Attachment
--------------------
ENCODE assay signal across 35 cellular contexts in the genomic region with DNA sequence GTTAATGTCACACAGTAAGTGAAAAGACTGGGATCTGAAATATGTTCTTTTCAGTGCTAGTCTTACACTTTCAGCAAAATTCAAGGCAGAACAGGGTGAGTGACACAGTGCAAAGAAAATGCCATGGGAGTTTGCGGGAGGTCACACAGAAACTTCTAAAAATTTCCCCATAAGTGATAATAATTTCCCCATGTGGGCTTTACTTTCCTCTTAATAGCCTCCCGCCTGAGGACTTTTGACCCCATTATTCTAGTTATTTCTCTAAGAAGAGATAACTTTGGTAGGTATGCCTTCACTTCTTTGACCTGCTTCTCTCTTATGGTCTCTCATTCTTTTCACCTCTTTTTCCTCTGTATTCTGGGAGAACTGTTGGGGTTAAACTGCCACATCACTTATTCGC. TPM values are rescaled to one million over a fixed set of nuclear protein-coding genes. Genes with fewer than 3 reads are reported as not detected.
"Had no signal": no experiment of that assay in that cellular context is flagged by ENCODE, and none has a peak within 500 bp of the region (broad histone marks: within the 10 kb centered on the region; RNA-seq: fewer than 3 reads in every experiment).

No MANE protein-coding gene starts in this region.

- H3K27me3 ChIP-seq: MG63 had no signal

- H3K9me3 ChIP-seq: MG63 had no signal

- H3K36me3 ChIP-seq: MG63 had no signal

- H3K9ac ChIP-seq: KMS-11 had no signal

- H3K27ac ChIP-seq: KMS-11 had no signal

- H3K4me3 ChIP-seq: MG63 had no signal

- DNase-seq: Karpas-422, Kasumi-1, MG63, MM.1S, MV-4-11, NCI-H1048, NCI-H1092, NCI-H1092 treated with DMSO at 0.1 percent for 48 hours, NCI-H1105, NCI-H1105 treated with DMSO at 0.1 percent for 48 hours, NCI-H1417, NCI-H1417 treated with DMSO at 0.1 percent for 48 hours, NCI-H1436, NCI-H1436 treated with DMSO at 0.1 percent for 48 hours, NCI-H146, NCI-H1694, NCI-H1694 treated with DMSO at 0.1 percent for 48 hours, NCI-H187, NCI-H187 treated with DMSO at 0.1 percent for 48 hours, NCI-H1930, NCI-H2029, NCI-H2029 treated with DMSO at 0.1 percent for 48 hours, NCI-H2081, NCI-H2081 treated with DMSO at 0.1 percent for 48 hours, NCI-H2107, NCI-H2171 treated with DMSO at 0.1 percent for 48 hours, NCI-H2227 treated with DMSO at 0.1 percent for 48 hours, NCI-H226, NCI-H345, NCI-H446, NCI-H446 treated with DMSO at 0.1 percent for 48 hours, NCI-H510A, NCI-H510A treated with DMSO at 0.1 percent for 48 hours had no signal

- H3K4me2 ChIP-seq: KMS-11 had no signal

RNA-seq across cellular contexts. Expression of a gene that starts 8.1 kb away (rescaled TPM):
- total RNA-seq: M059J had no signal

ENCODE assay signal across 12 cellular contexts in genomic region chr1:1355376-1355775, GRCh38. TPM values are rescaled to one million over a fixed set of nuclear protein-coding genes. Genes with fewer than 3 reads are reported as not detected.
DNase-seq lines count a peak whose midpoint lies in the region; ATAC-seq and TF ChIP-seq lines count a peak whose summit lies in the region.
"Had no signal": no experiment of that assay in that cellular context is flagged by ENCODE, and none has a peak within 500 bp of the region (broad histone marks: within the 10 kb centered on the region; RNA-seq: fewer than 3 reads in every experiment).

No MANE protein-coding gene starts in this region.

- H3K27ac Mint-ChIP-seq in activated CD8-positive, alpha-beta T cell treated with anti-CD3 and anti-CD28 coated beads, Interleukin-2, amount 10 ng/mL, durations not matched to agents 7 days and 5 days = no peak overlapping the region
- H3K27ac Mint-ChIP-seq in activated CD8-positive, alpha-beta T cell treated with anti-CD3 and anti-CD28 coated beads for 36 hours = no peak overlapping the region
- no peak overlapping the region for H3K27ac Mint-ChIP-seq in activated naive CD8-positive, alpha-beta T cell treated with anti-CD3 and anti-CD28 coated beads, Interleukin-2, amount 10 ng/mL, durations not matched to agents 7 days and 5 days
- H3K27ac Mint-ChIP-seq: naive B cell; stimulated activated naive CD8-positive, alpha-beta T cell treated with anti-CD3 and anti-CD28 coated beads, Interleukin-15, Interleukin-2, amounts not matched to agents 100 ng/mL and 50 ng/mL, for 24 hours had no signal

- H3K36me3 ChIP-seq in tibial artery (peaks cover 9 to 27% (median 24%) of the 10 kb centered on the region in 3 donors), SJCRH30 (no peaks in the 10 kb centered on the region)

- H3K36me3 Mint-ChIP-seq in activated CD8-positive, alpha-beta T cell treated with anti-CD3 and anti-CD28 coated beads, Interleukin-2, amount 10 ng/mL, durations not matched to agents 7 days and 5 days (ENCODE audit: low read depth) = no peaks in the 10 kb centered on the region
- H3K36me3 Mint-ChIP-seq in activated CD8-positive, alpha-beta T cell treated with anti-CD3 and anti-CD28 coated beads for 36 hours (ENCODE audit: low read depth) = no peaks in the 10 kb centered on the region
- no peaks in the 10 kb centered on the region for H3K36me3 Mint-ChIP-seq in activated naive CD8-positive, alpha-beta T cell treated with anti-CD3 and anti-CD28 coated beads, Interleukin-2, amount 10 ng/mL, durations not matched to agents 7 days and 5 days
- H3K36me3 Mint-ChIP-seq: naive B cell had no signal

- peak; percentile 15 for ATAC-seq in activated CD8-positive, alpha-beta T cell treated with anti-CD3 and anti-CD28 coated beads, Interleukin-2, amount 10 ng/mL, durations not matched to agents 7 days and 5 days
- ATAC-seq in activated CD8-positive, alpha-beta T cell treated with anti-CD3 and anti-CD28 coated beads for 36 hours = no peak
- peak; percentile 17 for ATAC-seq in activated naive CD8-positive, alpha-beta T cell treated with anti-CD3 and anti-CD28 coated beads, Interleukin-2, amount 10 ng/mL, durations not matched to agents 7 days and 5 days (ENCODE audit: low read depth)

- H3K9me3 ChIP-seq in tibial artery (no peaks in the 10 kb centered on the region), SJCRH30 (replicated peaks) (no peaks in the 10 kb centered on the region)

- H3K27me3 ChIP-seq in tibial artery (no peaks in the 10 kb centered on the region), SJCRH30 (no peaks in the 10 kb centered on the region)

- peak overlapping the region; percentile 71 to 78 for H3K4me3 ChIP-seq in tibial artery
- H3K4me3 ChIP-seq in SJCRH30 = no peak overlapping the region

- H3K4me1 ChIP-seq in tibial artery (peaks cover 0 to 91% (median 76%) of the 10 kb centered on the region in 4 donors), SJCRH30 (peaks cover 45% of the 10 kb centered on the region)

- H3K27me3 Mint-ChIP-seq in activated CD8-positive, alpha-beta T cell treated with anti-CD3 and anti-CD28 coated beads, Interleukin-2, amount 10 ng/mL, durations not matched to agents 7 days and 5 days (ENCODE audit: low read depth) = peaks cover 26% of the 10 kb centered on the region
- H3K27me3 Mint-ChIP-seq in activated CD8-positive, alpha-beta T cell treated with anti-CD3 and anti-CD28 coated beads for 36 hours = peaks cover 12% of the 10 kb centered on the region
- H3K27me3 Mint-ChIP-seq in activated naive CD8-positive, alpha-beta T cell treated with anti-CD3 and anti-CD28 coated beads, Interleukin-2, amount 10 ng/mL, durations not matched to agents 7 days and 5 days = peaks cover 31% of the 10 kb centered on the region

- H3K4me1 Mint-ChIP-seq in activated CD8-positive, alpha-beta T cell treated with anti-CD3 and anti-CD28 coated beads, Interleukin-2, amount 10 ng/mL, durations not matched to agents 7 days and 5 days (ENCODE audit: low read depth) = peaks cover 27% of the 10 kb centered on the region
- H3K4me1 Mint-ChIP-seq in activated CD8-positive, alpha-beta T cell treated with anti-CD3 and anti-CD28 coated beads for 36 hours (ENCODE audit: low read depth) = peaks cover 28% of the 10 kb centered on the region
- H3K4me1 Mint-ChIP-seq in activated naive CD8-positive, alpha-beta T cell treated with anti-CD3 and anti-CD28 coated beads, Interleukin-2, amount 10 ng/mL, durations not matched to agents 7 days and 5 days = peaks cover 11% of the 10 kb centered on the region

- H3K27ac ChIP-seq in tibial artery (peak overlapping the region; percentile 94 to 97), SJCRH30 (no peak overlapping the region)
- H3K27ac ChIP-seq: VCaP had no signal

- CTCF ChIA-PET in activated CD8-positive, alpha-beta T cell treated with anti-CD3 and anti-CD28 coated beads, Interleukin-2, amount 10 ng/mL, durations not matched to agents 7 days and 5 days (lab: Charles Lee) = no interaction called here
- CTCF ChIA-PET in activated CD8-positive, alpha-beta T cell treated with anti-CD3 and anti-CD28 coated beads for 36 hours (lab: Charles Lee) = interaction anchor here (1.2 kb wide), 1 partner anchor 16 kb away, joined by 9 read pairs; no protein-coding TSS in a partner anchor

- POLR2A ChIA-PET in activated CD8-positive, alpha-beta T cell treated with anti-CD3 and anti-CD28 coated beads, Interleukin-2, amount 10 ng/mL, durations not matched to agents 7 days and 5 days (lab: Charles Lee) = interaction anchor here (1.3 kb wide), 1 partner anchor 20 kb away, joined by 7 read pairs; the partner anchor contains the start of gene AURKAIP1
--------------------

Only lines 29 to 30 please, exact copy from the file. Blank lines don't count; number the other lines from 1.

- peak; percentile 17 for ATAC-seq in activated naive CD8-positive, alpha-beta T cell treated with anti-CD3 and anti-CD28 coated beads, Interleukin-2, amount 10 ng/mL, durations not matched to agents 7 days and 5 days (ENCODE audit: low read depth)

- H3K9me3 ChIP-seq in tibial artery (no peaks in the 10 kb centered on the region), SJCRH30 (replicated peaks) (no peaks in the 10 kb centered on the region)